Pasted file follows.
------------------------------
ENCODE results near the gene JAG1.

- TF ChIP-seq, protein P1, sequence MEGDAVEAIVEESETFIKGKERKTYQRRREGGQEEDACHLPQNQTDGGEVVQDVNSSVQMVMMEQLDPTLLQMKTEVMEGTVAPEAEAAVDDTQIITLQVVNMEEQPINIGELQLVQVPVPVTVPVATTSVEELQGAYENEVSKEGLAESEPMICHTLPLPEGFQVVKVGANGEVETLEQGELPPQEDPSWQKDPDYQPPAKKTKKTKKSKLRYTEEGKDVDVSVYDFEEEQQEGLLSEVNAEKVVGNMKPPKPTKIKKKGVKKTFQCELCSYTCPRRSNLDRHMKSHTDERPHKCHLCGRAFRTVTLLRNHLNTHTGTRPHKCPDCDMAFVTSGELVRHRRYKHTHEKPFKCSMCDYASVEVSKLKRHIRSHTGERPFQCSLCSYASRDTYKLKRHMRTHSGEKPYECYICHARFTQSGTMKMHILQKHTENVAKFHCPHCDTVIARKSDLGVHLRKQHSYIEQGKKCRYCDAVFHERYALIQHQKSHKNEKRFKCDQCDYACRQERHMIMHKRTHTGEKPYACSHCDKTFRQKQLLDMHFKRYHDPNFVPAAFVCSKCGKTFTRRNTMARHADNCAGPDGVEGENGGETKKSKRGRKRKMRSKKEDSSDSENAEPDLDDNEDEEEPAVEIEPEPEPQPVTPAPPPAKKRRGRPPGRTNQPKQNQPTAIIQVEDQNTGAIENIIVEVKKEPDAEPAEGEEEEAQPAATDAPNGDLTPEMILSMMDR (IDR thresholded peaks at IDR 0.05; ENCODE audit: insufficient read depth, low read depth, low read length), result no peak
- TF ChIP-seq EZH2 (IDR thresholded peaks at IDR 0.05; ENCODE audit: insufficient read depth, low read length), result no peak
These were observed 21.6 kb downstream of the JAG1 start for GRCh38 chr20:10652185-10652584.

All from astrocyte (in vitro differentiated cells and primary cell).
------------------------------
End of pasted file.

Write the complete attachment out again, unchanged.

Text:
ENCODE results near the gene JAG1.

- TF ChIP-seq, protein P1, sequence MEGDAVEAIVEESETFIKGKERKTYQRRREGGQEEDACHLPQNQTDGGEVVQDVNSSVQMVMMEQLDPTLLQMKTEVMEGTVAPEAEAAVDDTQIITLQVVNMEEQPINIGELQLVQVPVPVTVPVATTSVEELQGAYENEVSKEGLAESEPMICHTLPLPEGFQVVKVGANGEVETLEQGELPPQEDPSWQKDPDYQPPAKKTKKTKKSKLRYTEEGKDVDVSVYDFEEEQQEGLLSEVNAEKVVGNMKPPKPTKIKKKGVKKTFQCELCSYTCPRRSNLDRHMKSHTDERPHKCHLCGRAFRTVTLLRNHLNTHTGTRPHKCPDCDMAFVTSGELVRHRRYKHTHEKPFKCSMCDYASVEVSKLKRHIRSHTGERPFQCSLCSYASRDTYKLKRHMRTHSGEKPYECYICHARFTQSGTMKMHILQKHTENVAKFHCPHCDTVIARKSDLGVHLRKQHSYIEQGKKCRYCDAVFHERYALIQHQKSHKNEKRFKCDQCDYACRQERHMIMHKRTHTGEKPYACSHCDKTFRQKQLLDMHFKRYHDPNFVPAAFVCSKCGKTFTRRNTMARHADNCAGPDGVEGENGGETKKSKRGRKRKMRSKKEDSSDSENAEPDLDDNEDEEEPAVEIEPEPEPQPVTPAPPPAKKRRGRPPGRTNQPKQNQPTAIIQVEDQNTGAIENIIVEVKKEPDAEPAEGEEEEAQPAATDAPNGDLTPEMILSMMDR (IDR thresholded peaks at IDR 0.05; ENCODE audit: insufficient read depth, low read depth, low read length), result no peak
- TF ChIP-seq EZH2 (IDR thresholded peaks at IDR 0.05; ENCODE audit: insufficient read depth, low read length), result no peak
These were observed 21.6 kb downstream of the JAG1 start for GRCh38 chr20:10652185-10652584.

All from astrocyte (in vitro differentiated cells and primary cell).